Yes, you can improve writing skills in five minutes! I’ll share some tips and a FREE resource to get you started.
How these prompts improve writing skills
These journal prompts have students respond to a wide variety of topics and build confidence, endurance, creativity, and enthusiasm for daily writing. Designed to be completed in five minutes or less, these journal prompts are perfect for middle school bell ringers or exit tickets.
The full resource (available in my TPT store) includes
- 180 Daily Journal Writing Prompts ready-to-use as a .pdf slideshow
- Editable prompts in PowerPoint (requires download of three free fonts)
- Personal Narrative essay topic and rubric (.doc)
- Teacher’s Guide
These low-stakes, short journal writing prompts will boost struggling writers’ stamina and confidence. Each prompt asks about personal experiences, meaning there’s no “right or wrong” answer.
Middle school writing prompts with pictures
Including writing prompts with pictures was important to me when creating this resource. I think that the more choices we can offer students, the higher the chance that we’ll be able to engage every student. I love that it allows students to either connect the image to a memory they want to share OR, be inspired to write a bit of flash fiction.
And remember, these prompts are fully editable so if you want to add in your own photos (or even let students choose images for the class), you can customize it to fit your needs.
What teachers are saying about these middle school writing prompts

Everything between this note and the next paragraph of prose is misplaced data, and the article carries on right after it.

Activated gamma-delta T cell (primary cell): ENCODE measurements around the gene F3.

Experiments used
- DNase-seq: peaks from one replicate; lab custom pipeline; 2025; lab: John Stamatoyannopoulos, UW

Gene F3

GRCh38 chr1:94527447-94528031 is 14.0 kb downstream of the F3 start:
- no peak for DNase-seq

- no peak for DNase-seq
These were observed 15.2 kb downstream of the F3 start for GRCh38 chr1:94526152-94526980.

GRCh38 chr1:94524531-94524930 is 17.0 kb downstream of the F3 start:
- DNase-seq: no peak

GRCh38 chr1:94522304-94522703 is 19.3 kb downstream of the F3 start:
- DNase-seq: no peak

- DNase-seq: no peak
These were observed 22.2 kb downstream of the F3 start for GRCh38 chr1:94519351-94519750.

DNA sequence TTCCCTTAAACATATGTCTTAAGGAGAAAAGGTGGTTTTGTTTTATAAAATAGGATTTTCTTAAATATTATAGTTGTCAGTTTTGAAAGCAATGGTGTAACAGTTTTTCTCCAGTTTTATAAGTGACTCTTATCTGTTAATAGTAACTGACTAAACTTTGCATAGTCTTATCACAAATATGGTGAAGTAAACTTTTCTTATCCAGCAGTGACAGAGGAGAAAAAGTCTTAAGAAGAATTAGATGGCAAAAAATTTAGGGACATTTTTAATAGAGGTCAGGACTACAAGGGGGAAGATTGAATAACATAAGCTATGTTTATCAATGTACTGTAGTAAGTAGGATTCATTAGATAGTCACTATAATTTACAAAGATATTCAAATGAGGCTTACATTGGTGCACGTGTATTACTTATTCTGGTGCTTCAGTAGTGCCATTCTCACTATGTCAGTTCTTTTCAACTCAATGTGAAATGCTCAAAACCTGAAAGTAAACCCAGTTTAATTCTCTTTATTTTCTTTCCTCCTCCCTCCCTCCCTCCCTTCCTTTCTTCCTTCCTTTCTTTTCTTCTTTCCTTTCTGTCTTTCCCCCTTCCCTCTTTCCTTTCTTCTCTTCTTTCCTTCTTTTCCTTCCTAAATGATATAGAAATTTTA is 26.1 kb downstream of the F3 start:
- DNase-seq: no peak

“These are quick and easy prompts for the students to engage in each morning. My students loved the variety of prompts which kept them from getting bored.” – Melanie V.
“Use for my high school SPED class and it has cut back on prepping so much!” – Hilary C.
“This resource is a time saver! I love its no-prep, easy-to-use format!” – Kim Y.
“Love this resource! I use them as warm-ups each day. Something quick for students to work on as they come into class.” – Meg M.
Grading writing prompts
A question I get a lot is “How do I grade these writing prompts?” That’s easy, I don’t! For one, that’s creating a huge amount of work for myself, but more importantly, I think that goes against the spirit of this activity. A big part of improving writing skills is improving students’ confidence in their writing, and it’s hard for reluctant writers to feel confident if they’re worried about getting a bad grade. I want students to view these prompts as permission to take creative risks, be a little silly, and have fun writing!
Even though I don’t grade them, I think that these writing prompts could provide a good opportunity to practice peer evaluation and feedback. Tips on teaching students how to give constructive peer feedback in this post 🙂
I hope these quick and easy prompts will help your students improve their writing skills, and make your week a little bit easier!
What are your go-to activities for practicing writing skills? Share in the comments or on IG @nouvelle_ELA 🙂